Heidi Thomas is one of the UK’s top screenwriters, and her career as a dramatist spans more than thirty years. Her stage work has been produced by leading theatres across Europe, including the Royal Shakespeare Company, and seen on Broadway.
Heidi’s award-winning scripts for the large and small screen include Cranford, Return to Cranford, Madame Bovary, Ballet Shoes, I Capture the Castle, and Little Women. She also created and wrote the revived Upstairs Downstairs and the original BBC1 drama series Lillies. She is best known for the hit BBC/Neal Street Productions show Call The Midwife, which is now in its 12th season, and seen in more than 200 countries worldwide.
Heidi had the immense privilege of growing up with two wonderful younger brothers, Jonathan and David. David happened to have Down syndrome, and lived a short but intensely happy life at the heart of his loving family. Heidi says:
“Growing up alongside a sibling who had Down syndrome was the greatest gift I ever received, and I have never forgotten my funny, affectionate, wise little brother. Over the years I have written a number of on-screen roles for characters who have the condition, including Reggie in Call The Midwife (played by Daniel Laurie) and Lady Pamela Holland in Upstairs Downstairs (portrayed by Sarah Gordy). I love working with such talented actors, and creating positive, illuminating stories about people with that magical extra chromosome!
I am so proud to be an Ambassador for the National Down Syndrome Policy Group, and am excited to see what the future holds for this dynamic and inspiring community.”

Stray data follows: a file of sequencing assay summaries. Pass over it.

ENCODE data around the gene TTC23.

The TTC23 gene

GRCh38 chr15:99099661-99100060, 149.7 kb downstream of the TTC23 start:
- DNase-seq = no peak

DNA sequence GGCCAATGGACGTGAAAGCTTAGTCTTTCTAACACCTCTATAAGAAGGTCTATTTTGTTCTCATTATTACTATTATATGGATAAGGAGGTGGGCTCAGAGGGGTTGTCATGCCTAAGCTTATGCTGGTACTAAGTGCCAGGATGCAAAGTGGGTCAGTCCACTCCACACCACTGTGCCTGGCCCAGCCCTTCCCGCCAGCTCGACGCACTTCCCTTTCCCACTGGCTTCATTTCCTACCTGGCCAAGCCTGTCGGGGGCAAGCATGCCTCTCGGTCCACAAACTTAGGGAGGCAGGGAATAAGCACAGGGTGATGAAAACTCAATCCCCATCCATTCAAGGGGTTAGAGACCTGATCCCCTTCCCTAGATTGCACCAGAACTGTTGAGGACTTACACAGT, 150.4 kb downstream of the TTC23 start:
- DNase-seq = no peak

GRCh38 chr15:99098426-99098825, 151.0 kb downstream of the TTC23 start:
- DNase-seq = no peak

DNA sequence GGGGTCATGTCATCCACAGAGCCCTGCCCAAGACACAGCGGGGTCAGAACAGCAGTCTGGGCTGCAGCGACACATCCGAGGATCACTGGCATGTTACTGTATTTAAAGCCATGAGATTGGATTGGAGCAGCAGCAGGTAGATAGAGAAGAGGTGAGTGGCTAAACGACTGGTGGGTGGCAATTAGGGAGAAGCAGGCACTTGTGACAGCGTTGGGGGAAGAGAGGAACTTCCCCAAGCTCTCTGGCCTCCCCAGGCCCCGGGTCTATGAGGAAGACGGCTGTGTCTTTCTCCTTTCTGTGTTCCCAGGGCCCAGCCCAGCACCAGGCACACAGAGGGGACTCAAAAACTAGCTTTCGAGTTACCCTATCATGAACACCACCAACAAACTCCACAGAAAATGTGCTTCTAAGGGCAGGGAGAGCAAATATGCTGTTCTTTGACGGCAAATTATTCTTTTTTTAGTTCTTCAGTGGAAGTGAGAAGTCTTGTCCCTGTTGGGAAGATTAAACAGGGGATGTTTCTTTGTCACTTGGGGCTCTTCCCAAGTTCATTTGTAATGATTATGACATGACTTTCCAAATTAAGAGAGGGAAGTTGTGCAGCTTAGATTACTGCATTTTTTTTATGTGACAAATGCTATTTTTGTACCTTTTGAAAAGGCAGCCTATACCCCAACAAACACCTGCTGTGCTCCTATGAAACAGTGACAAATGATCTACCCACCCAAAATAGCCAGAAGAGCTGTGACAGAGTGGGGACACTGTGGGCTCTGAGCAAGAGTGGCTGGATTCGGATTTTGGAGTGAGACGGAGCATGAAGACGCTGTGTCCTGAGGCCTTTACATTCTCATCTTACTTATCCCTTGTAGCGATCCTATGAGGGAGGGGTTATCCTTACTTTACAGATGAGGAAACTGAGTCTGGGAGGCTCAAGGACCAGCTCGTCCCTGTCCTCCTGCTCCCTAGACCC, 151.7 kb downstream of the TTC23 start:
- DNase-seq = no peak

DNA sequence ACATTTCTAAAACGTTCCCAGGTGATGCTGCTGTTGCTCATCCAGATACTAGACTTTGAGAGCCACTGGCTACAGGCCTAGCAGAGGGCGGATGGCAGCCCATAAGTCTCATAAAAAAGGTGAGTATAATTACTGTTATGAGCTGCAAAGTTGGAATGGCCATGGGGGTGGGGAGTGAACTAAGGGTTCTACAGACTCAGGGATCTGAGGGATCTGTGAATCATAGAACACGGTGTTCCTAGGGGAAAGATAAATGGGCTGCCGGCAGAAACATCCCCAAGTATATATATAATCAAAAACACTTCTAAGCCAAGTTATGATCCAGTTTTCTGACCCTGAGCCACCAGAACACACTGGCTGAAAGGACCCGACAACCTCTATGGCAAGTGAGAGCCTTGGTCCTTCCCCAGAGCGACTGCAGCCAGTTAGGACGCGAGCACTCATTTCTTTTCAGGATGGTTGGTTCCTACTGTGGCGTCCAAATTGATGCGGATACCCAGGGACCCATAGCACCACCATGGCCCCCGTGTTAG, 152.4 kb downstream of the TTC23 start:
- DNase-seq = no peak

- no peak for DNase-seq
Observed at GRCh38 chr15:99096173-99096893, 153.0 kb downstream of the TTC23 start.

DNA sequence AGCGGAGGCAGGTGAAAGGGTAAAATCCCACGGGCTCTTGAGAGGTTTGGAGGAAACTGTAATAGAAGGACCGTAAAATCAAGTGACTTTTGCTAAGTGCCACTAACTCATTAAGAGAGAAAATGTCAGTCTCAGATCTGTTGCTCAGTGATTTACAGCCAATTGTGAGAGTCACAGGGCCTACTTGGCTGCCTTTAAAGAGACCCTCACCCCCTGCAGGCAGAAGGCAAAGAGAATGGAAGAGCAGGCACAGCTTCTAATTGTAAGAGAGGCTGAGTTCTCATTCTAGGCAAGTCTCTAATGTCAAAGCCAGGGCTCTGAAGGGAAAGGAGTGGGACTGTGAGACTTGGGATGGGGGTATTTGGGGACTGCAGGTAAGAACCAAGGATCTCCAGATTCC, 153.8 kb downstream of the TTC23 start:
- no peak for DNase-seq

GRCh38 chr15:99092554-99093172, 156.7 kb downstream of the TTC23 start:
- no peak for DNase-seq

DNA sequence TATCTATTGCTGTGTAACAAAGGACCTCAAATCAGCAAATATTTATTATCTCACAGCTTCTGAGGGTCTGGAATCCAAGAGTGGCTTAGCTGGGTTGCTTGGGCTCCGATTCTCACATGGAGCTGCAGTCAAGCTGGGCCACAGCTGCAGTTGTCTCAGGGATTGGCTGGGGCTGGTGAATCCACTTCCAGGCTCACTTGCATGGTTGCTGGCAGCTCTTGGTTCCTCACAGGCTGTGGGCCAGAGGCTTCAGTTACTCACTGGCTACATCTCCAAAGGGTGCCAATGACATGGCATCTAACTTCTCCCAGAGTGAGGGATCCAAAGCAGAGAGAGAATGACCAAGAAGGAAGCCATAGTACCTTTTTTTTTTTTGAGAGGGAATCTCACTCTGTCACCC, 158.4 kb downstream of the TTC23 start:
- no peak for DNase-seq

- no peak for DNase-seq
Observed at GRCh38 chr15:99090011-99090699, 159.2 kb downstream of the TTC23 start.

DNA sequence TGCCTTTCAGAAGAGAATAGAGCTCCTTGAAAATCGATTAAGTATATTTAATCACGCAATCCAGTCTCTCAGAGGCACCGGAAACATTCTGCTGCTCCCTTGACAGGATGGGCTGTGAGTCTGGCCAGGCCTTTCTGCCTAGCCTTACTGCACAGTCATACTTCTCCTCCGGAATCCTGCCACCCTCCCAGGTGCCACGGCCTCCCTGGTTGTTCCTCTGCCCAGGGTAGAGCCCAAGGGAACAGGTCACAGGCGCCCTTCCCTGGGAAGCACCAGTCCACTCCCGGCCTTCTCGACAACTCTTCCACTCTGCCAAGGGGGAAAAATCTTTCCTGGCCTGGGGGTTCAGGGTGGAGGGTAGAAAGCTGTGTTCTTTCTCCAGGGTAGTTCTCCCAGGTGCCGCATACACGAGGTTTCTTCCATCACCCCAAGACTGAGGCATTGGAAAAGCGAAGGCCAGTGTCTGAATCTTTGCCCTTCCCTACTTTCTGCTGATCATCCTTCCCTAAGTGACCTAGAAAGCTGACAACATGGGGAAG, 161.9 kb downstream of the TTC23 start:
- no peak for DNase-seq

Stephen McGann is a leading UK actor who has worked extensively in British theatre and on screen for almost 40 years. Since 2012, he has starred as the much-loved GP Dr Patrick Turner in the global hot TV series Call the Midwife.
Stephen is also a noted public speaker and author, focussing on the role of science and medicine in popular culture. He has appeared at the Cambridge, Cheltenham, Oxford and Imperial Science festivals, and has written two companion volumes to Call the Midwife – Doctor Turner’s Casebook, and Call The Midwife – A Labour of Love. Has also published an acclaimed memoir entitled Flesh and Blood – A History Of My Family In Seven Sicknesses.
Steve says “I first became involved with the National Down Syndrome Policy Group during their brilliant campaign to promote the Down Syndrome Bill. It was a genuine thrill to cheer the team on as the Bill made its journey through Parliament. Spending time with so many exceptional young people and their families has really opened my eyes to the needs and gifts of those who have Down syndrome. It’s an absolute pleasure to support them all.”
The NDSPG supports people with Down syndrome to have a say in the formation of policy in matters that impact their lives.